Extra-curricular activities are a big thing at NUS and a must to get the most out of your time spent here. Societies and groups the students are members of ranged from football to boxing, salsa, climbing and Lindy Hop. This is how you meet many more of the local students and break down those cultural barriers.

All students agreed that the stand out benefits of living and studying in Singapore were the lectures and the travelling. The students were all enthralled by the range of subjects on offer to study and the highly engaged and motivated lecturers. Like Hong Kong, students are awarded an attendance mark of 10% to their final grade for attending all of their lectures, but the students enjoy the teaching environment so much they are eager to attend all lectures, seminars and tutorials even without this incentive. There is also the opportunity to switch courses within the first three weeks of the semester, which really helps if you start a new subject but don’t feel it is really for you.

Alternatively, you could front-load your week full of lectures so that you have a long weekend to travel around South East Asia. With Malaysia, Thailand, Indonesia, Vietnam and Cambodia all within a two-hour flight, with airlines offering prices to go to Bangkok for less than a few pints and a burger in Bath, why not?

The trip came to a joyous end teaming up with Katie Calvert-Jones from the School of Management and hosting a drinks event in Clarke Quay on a balmy Tuesday evening. Katie, Maik and I met over 20 students on placement or studying in Singapore from the School of Management, and the Faculties of Humanities and Social Sciences Science.

It was a great opportunity to bring everyone together, many of them not knowing each other despite sharing not one but two universities! We were all so proud of our students and the global attitude they had already acquired, fully embracing life in this city far away from home. Each of us came away from that evening inspired by the students we had met and excited about the university’s partnerships in Asia, which are going from strength to strength.


My internship at Université Laval, Canada


📥  Culture, Funding/Scholarship, Research, Visit

I have recently returned from Quebec City, Canada after completing a six-month internship at the Department of Wood and Forestry Sciences, Université Laval. It was funded by the Canadian Queen Elizabeth II Diamond Jubilee Scholarship worth CAD $11,000. This scholarship aims to activate a dynamic community of young global leaders across the Commonwealth countries, creating an impact at an international level through inter-cultural exchanges encompassing international education, discovery and inquiry, and professional experiences.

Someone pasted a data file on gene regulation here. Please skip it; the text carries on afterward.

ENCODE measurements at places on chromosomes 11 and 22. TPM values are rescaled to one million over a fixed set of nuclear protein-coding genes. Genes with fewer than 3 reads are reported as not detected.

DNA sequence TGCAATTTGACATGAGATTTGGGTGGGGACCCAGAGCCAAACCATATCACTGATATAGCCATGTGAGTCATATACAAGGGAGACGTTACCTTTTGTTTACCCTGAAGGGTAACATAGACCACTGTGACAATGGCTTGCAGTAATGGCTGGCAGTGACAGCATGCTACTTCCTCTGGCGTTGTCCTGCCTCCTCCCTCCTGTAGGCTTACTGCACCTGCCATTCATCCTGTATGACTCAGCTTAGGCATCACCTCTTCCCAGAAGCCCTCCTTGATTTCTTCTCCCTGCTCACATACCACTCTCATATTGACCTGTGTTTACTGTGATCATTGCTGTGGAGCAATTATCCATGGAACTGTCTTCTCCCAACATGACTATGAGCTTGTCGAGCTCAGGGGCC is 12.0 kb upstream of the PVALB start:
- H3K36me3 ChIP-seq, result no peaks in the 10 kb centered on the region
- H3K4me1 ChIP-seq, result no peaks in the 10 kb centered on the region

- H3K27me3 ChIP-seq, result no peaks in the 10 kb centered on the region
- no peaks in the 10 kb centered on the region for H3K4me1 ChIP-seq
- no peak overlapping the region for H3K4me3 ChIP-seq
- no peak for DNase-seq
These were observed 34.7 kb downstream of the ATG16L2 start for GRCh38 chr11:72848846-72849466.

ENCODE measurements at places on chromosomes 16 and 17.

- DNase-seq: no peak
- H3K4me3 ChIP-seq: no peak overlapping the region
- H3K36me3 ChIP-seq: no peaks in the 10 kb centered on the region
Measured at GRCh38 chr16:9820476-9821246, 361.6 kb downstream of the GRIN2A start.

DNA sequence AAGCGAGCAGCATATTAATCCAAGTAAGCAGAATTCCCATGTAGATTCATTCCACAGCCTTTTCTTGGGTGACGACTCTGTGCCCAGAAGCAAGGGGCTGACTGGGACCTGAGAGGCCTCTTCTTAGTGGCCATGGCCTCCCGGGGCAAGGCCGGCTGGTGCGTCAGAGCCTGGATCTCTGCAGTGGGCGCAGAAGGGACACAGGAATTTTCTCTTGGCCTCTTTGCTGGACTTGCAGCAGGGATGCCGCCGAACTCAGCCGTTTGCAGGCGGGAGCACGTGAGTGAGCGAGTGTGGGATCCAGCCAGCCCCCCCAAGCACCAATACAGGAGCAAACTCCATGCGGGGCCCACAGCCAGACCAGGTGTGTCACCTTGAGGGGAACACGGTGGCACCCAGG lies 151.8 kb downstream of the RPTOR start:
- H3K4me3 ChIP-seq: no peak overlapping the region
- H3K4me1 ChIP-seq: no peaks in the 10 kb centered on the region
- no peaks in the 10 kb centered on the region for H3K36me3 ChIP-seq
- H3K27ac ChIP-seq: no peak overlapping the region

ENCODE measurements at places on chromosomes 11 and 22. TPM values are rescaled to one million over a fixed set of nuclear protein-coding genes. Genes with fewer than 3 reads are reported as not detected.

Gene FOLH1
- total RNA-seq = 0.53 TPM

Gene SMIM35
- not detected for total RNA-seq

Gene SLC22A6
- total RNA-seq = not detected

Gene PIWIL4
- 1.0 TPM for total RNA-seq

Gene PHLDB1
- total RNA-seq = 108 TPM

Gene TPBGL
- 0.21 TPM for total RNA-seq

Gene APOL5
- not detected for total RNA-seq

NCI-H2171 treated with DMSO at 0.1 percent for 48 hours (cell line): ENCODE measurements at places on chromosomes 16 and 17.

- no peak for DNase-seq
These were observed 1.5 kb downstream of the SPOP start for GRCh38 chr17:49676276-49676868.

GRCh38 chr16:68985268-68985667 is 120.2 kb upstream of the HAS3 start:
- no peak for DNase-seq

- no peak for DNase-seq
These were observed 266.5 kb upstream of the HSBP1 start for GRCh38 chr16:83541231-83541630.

Entrance to the Université Laval

Entrance to the Department of Architecture, Université Laval

The facilities were impressive in terms of a wide range of equipments available to carry out state of the art research and experimentation in laboratories. The lab staff were very helpful in providing training on new equipments, helping with experiments and making sure labs are running smoothly. The department staff members were also very friendly and I felt welcome throughout my stay.

The department laboratory

The CIRCERB department laboratory

I attended some departmental events such as the 'Summer School' and 'Direction de Bureau' nuturing networking opportunities with industrial partners who have collaborated projects running with the Department. The all-day event was packed with presentations by people from industry, poster sessions by students and group discussions.

I took part in the "Festival Forestier" with other Queen Elizabeth scholars. It was interesting to visit the countryside over the weekend and experience the artwork (wood, iron, farming and cultivation) of local Quebec residents during this festival. I also volunteered in the 'Fall Festival' event organised by the Voice of English-speaking Quebec. It was enjoyable meeting English-speaking families in Quebec City.

Volunteering at Fall Festival

Volunteering at Fall Festival

A view of Quebec City, Canada

A view of Quebec City, Canada

The internship was an overall good experience to work in a new environment and establish good networking opportunities for future. The work completed there is a substantial part of my PhD research contributing to scientific publications. Having the prestigious Queen Elizabeth II scholarship during the PhD would be a plus on my CV. Moreover, doing a collaborated research work opens new doors for my career by meeting new people in the field.

I would like to thank my supervisors here at the Department of Architecture and Civil Engineering, Dr Mike Lawrence and Dr Juliana Holley, who encouraged me to apply for this scholarship and guided me throughout the internship. I wish to acknowledge the BRE Centre for Innovation Construction Materials and the ISOBIO project for supporting my PhD research at Bath. Being the first student to go under this scholarship from Bath, it has been a highly enriching experience right from the application process till the end of the internship. Special thanks to Prof Pierre Blanchet and Dr Diane Schorr at the Université Laval for their support for the smooth progress of my research work.

Atif Hussain at the Department of Wood and Forestry Sciences

Atif Hussain at the Department of Wood and Forestry Sciences

Research trip to Stellenbosch University

📥  Conference, Culture, Research, Visit

In September 2015 I had the opportunity to travel to Stellenbosch University, South Africa, as one of the University’s strategic partners. I was presenting my research at a Newton Fund/British Council funded Early-Career Researcher Links Conference co-sponsored by the Royal Society of Chemistry on hydrogen storage at the Council for Scientific and Industrial Research (CSIR) in Pretoria.